Comparing a Dental Bridge to Dental Implants
When it comes to replacing one or more missing teeth, the choice often comes down to a dental bridge or dental implants. Getting a proper replacement is important in order to restore the appearance of your smile. If you are considering the tooth replacement process, then you may want to know about the difference between dental bridges and implants, and which option would work best for your condition.
A comparison of dental bridges and implants
A few decades ago, a dental bridge was basically the only option for missing tooth replacement. With this option, the adjacent teeth need to be prepared by filing down a part of the enamel. With dental implants, however, the dentist needs to replace only the lost tooth for a stronger and permanent solution.
Nevertheless, a dental bridge may be the better choice if the nearby teeth have a large filling and require crowns for protection. Also, if the tooth or teeth have been missing for a while, the gum and bone will have receded, and additional procedures such as bone grafting may likely be necessary before placing implants. In such cases, a dental bridge would be the more appropriate option. The time taken to place bridges is significantly shorter than that for implants.
Changes to oral care routine
It is easier to maintain oral hygiene with dental implants. Patients can clean their new teeth like the rest of their natural teeth. Dental bridges are fixed or cemented, and at least three crowns are held together to fill the gap of the lost tooth. This structure makes flossing a bit more challenging, so it is necessary to take extra measures for adequate cleaning. In this case, specially designed toothbrushes and flossers will be helpful.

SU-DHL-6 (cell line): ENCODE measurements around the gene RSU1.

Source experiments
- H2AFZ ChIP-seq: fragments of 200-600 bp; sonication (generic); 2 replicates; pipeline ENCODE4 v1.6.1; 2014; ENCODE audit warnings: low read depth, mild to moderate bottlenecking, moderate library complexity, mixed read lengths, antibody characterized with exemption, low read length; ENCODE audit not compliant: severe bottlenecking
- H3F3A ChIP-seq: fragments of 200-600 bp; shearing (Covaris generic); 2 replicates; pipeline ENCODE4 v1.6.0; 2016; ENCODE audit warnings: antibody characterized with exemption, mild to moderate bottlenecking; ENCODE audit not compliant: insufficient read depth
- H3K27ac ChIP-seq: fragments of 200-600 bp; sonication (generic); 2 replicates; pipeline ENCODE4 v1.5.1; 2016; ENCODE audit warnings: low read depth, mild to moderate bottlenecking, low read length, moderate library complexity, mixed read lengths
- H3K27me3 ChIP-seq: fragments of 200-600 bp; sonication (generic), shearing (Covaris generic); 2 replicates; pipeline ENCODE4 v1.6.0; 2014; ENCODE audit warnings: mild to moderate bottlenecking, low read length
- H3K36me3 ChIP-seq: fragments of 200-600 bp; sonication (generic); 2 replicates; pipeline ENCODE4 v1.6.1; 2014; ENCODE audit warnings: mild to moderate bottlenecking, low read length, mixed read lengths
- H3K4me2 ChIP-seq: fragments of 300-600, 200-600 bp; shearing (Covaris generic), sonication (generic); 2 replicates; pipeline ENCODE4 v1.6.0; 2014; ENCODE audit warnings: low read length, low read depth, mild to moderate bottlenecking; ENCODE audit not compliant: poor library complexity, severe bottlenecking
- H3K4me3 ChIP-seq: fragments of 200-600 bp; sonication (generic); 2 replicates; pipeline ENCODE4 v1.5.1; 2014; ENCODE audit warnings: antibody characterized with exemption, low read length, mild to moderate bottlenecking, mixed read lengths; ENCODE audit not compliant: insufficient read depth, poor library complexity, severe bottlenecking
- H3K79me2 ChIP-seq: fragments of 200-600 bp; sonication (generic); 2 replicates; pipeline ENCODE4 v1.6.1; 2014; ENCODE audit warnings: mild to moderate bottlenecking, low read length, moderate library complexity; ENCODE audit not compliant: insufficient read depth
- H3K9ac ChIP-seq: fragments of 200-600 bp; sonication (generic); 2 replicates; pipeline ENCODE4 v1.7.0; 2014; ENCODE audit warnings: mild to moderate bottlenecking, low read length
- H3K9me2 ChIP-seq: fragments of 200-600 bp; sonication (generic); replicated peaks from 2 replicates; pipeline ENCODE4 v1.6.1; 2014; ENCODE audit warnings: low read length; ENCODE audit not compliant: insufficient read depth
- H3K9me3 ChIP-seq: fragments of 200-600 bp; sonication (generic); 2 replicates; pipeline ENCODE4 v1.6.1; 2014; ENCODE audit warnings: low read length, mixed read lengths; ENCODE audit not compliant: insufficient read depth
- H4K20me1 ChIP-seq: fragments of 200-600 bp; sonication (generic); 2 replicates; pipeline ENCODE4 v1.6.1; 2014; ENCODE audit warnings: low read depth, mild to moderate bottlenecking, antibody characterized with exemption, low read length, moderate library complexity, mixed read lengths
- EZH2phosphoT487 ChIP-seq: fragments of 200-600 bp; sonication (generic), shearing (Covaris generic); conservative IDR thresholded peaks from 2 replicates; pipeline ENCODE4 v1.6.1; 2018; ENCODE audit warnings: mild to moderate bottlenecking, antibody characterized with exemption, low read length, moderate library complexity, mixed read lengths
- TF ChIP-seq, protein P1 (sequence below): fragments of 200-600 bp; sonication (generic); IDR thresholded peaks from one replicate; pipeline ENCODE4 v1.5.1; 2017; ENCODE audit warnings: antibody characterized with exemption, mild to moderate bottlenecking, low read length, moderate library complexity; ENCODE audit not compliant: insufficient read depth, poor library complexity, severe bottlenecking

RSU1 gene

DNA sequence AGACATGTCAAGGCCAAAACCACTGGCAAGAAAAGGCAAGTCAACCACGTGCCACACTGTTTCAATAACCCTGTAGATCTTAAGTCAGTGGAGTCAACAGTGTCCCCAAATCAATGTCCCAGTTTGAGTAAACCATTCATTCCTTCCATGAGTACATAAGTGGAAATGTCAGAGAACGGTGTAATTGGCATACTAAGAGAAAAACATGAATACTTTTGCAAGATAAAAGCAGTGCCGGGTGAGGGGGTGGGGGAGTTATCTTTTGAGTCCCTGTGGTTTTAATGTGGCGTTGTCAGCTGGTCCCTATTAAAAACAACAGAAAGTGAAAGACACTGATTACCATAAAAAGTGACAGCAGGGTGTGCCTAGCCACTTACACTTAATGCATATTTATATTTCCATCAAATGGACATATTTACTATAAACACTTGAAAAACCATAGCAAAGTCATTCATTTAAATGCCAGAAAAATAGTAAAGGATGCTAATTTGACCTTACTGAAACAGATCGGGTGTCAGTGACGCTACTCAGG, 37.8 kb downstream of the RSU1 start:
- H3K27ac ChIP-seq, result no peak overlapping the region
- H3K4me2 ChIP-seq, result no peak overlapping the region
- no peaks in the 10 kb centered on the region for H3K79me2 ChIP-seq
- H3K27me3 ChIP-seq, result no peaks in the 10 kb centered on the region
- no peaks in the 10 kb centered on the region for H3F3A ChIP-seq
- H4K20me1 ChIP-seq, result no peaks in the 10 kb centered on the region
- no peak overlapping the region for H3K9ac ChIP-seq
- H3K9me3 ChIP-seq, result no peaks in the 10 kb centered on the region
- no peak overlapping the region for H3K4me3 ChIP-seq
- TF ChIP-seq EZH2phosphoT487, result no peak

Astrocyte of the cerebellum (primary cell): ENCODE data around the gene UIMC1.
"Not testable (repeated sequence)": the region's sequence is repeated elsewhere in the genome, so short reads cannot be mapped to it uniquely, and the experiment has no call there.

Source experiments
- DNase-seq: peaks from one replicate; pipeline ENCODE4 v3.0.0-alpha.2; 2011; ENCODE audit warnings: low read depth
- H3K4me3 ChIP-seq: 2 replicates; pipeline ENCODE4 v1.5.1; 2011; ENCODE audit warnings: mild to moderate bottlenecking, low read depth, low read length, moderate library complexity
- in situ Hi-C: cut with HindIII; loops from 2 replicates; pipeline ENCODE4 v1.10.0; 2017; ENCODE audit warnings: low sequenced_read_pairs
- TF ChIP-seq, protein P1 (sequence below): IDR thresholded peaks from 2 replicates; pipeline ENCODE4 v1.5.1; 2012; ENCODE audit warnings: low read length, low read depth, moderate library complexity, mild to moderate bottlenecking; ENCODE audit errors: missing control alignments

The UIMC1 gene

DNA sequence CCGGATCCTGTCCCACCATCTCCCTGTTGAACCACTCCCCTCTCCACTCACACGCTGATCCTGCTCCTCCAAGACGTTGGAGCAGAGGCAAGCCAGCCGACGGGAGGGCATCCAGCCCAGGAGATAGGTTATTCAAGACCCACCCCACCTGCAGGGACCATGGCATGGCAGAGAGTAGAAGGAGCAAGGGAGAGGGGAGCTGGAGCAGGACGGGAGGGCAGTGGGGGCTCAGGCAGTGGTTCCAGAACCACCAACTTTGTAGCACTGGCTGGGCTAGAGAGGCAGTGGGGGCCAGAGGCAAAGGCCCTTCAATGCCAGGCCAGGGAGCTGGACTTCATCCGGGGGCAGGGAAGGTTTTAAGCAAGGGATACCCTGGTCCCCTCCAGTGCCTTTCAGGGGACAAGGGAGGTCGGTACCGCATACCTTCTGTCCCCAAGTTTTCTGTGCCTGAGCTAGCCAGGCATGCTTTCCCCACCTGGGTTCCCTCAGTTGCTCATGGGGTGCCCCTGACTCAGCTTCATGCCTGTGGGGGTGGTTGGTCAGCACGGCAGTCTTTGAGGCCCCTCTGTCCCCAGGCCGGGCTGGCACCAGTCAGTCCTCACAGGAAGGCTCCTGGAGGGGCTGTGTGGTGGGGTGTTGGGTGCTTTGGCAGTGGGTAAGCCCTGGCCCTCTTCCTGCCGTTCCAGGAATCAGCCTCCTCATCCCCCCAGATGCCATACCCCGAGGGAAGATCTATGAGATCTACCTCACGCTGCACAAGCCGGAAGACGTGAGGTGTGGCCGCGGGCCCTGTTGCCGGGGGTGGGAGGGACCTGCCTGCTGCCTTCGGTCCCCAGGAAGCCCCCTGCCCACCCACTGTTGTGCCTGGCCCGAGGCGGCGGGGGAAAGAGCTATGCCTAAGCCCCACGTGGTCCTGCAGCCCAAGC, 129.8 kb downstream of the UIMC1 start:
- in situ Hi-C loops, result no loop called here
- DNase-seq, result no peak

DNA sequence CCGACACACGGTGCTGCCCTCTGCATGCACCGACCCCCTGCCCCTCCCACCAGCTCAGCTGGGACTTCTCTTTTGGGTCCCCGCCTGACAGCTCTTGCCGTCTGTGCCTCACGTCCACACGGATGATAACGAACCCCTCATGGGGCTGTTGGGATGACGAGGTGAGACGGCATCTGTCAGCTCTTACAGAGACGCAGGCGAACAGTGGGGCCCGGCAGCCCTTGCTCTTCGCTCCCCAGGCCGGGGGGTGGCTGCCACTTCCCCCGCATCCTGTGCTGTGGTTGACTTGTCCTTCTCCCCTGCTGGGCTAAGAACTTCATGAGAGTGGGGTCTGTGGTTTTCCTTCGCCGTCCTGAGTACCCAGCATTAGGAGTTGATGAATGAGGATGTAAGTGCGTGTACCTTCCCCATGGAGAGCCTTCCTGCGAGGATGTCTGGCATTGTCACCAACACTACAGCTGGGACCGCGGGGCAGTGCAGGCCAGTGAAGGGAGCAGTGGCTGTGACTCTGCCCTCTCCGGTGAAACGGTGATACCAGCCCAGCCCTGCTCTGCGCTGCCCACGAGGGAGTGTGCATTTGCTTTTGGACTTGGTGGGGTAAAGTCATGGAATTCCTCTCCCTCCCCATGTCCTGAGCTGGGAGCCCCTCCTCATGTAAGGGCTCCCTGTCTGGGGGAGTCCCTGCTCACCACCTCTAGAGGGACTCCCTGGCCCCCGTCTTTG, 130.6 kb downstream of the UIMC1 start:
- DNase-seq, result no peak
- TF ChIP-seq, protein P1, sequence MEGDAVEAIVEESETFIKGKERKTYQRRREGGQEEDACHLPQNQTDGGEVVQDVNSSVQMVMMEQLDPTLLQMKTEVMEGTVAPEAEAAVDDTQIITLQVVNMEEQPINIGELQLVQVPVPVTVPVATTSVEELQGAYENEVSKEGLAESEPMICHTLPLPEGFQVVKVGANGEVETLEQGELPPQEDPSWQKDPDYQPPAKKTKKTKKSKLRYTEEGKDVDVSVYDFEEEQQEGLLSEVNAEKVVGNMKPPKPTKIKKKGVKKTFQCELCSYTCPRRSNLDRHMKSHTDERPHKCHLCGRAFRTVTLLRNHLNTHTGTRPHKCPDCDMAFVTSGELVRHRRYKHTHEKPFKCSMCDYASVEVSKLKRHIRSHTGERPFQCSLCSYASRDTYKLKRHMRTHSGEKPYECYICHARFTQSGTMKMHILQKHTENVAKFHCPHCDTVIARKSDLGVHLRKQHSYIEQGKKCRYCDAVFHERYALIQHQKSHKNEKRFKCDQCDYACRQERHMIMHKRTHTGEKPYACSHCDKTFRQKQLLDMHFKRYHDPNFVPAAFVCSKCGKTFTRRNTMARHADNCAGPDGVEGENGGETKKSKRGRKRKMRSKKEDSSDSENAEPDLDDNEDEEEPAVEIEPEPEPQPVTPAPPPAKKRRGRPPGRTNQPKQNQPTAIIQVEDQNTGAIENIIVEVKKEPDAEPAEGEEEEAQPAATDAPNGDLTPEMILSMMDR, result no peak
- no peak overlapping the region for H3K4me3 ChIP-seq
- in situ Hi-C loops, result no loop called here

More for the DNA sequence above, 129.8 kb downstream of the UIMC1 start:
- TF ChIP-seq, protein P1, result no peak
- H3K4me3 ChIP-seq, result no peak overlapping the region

Dental implants are more durable than bridges, which means they can provide dental functions for a lifetime. The implant’s posts are usually made of titanium, and the material integrates with the jawbone naturally. Since the metal is strong, it is highly resistant to decay and infection.
On the other hand, the average lifespan of a dental bridge is about 10 years. The part of the natural tooth remains under the crown and normal wear can cause the bridge to deteriorate gradually. Essentially, the underlying tooth structure is still vulnerable to decay and gum disease.
This is hard to determine, but the dentist can provide advice on this aspect. Typically, an implant will give the most aesthetically pleasing result, but a dental bridge can also be customized to match the rest of the natural teeth. The appearance essentially depends on the dentist handling the procedure. Implants have an advantage over bridges in that they also replace the lost tooth roots, preserving natural bone structure. This contributes to the overall cosmetic appeal.
Do you currently have a missing tooth?
You should make a choice between the dental bridge and implants after consulting with an experienced dentist. The dental professional will examine the mouth and will make a recommendation based on what is more appropriate for your situation.
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